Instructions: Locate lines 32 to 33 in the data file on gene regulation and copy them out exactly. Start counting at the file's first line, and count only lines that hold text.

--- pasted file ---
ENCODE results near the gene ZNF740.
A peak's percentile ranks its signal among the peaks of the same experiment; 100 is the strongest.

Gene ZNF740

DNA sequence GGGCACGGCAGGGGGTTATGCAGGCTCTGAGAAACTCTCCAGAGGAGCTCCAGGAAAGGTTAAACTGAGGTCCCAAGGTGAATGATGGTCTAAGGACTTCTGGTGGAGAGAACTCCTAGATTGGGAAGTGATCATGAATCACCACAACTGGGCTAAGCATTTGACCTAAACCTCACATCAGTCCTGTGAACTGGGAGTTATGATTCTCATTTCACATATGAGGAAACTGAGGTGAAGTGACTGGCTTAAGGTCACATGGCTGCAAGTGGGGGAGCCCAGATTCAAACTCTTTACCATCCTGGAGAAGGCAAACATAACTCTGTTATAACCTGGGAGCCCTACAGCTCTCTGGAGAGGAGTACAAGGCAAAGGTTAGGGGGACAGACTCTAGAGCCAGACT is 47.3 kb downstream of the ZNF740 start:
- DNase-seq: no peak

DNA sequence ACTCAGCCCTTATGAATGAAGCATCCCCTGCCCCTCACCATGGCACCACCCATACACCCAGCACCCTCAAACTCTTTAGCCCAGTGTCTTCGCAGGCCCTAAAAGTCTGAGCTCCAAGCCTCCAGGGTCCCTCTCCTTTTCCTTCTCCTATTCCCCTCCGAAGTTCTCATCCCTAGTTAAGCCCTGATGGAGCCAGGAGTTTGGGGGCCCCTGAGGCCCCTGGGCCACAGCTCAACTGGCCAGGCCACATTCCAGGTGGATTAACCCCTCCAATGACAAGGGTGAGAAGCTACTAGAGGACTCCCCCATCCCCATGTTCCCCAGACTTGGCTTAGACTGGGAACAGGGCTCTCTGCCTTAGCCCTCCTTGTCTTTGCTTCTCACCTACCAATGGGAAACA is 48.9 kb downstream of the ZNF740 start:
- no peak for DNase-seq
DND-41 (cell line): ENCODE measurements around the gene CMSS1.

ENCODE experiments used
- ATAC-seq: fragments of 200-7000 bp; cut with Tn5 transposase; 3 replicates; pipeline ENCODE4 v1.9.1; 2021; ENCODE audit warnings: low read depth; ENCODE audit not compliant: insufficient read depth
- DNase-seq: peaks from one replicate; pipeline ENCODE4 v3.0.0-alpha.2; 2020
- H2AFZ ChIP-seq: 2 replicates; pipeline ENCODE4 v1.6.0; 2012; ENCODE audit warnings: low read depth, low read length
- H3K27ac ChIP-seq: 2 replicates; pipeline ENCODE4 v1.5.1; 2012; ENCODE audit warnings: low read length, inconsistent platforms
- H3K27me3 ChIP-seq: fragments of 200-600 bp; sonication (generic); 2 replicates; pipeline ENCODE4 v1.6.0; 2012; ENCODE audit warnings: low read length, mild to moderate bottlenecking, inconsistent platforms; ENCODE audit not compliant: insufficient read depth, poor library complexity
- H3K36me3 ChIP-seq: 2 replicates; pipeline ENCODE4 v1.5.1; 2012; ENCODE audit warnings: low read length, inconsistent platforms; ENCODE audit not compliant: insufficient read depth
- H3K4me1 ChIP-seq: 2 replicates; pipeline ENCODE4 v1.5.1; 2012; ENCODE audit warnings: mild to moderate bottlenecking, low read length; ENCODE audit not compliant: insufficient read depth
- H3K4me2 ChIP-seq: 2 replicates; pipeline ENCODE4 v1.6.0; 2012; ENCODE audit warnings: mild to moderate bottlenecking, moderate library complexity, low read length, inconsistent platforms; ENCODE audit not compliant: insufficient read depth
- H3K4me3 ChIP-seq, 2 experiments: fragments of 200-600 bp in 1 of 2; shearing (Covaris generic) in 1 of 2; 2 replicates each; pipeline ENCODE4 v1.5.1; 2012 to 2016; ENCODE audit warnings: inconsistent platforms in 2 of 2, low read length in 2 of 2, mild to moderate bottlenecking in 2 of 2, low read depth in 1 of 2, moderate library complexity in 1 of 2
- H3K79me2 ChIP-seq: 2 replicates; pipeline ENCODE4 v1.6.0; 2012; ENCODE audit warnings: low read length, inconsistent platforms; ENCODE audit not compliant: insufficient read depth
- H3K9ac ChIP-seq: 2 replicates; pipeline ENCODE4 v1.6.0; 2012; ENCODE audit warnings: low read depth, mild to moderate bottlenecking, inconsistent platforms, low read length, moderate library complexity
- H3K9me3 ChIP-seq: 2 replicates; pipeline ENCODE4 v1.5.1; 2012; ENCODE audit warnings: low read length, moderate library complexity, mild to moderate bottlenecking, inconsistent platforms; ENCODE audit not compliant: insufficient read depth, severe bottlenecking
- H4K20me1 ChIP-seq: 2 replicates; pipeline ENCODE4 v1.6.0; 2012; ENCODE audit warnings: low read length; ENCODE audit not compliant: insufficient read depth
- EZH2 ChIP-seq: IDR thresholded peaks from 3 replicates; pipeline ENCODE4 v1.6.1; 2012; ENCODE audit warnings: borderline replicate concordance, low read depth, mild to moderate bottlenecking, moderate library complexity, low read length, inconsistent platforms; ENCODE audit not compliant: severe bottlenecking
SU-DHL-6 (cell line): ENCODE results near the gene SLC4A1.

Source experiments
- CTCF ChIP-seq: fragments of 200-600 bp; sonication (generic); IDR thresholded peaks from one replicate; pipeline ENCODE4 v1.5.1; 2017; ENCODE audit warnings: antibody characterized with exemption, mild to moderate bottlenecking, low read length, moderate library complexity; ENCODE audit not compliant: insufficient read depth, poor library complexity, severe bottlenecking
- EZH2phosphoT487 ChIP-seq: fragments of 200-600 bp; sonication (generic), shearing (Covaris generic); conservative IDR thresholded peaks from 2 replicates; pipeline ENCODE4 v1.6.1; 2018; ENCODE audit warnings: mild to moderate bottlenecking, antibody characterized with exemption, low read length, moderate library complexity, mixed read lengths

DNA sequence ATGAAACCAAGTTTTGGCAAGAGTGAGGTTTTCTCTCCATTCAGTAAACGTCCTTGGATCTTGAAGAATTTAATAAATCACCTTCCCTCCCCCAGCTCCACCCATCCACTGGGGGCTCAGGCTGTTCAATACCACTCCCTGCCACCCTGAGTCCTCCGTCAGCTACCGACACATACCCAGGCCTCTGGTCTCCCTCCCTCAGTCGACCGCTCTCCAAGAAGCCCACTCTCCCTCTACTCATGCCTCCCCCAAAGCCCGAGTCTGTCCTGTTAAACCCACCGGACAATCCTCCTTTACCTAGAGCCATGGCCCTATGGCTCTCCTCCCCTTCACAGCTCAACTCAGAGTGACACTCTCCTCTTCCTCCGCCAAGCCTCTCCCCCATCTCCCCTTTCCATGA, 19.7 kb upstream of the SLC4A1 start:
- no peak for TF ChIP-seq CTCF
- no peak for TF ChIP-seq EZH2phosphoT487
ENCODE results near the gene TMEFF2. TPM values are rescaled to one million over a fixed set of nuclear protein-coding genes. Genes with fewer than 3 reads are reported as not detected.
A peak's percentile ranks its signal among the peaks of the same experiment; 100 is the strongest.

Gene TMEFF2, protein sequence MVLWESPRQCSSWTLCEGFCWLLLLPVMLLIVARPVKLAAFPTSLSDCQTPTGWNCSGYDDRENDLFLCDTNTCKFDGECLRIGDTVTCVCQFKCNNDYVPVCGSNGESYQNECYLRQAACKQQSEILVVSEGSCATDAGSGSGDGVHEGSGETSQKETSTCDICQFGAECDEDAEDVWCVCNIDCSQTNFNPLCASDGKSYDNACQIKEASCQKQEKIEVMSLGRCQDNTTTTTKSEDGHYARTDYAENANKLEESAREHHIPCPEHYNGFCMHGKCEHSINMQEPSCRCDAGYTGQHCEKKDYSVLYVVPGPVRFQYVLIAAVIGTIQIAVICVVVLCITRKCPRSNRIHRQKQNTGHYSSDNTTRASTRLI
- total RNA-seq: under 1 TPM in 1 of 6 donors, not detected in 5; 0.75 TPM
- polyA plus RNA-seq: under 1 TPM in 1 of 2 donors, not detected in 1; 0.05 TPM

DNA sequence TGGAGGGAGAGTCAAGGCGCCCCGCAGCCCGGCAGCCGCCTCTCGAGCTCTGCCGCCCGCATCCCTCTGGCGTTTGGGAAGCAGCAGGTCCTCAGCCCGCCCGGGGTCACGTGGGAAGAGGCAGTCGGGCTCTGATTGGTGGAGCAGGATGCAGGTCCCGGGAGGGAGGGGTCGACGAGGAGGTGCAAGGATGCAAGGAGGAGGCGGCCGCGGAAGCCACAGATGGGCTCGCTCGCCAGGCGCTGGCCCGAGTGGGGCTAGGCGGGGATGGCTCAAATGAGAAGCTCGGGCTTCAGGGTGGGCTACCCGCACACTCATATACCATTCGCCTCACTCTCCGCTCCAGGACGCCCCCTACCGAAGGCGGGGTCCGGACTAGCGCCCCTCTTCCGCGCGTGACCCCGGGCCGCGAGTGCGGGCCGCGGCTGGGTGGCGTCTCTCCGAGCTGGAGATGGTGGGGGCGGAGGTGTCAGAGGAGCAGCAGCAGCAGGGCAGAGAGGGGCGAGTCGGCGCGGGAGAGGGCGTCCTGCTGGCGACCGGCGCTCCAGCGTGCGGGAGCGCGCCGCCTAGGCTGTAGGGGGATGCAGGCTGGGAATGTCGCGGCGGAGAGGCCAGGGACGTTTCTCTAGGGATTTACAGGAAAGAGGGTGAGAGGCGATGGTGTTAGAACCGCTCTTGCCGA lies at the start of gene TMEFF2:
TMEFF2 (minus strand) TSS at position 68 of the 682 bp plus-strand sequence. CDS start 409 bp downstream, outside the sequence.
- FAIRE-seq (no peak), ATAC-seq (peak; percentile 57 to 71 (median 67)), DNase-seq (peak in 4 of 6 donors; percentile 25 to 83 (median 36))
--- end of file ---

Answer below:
A peak's percentile ranks its signal among the peaks of the same experiment; 100 is the strongest.

Gene TMEFF2, protein sequence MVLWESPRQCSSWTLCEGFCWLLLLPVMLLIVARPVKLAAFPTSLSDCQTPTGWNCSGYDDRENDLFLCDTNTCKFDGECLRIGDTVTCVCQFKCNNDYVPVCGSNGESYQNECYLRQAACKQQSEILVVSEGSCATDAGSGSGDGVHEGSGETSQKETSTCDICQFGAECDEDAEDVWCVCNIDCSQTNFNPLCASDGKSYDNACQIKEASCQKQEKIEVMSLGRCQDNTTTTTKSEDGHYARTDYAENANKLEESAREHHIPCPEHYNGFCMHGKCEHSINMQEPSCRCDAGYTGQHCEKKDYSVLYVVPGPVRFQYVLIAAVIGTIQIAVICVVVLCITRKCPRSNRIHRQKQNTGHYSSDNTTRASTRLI